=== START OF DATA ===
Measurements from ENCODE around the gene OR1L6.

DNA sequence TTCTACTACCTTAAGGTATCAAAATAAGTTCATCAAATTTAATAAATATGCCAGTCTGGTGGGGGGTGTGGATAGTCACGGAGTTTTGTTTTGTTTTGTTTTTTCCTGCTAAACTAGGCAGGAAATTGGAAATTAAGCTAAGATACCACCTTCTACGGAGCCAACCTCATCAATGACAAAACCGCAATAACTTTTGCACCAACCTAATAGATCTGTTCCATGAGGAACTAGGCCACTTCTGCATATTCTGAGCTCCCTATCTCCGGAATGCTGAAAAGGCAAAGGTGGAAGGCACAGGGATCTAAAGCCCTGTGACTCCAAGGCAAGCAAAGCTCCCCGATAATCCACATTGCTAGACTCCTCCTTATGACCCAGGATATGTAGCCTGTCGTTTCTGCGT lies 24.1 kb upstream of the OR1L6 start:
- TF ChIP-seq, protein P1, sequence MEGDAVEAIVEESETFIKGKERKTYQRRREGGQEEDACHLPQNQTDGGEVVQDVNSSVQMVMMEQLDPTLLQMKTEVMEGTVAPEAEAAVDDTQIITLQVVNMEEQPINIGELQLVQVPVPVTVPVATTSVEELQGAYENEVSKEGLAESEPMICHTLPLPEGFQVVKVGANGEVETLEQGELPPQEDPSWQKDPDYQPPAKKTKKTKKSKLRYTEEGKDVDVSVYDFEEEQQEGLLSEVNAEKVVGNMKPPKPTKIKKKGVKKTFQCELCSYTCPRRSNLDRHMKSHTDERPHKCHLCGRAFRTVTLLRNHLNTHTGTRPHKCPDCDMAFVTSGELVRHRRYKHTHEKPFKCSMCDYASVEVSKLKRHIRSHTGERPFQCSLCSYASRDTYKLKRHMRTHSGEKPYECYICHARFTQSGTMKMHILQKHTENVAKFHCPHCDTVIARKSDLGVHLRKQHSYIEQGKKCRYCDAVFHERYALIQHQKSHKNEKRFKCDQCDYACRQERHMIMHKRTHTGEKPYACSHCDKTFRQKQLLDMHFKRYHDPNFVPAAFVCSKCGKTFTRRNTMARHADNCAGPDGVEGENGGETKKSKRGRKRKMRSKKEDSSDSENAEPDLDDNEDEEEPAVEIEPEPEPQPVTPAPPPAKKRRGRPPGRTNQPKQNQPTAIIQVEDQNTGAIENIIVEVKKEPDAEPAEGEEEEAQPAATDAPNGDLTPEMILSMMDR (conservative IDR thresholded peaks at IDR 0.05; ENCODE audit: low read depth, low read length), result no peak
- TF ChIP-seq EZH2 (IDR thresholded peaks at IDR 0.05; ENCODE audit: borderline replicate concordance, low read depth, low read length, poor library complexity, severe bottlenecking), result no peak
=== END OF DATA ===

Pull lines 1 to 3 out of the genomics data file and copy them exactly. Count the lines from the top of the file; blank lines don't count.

Measurements from ENCODE around the gene OR1L6.

DNA sequence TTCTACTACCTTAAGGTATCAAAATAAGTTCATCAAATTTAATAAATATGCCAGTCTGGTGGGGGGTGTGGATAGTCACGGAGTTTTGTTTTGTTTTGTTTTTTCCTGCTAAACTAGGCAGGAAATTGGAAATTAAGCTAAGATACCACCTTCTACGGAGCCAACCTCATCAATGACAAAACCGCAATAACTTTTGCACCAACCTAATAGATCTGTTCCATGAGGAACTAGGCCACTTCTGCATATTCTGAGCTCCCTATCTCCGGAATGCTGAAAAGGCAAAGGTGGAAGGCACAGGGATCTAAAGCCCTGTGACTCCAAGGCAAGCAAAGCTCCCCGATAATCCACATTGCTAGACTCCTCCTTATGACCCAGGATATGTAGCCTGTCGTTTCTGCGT lies 24.1 kb upstream of the OR1L6 start:
- TF ChIP-seq, protein P1, sequence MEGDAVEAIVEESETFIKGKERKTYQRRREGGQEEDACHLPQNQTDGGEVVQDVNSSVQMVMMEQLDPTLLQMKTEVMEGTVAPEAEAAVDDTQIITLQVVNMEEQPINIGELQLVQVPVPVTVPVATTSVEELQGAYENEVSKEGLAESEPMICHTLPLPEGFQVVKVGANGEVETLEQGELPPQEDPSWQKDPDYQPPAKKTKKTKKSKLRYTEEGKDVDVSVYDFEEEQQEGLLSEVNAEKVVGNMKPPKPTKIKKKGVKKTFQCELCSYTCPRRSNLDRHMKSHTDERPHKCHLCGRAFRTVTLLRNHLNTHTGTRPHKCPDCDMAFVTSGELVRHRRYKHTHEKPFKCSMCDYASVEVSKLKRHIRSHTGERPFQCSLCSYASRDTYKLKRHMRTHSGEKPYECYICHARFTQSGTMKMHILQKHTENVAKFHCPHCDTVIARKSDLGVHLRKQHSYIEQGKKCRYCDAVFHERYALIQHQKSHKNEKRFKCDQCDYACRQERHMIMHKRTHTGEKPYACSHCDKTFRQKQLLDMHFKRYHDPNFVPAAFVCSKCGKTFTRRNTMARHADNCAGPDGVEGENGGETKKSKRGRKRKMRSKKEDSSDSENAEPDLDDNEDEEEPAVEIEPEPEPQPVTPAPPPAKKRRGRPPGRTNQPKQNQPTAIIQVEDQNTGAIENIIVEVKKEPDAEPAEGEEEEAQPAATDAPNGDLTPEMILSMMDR (conservative IDR thresholded peaks at IDR 0.05; ENCODE audit: low read depth, low read length), result no peak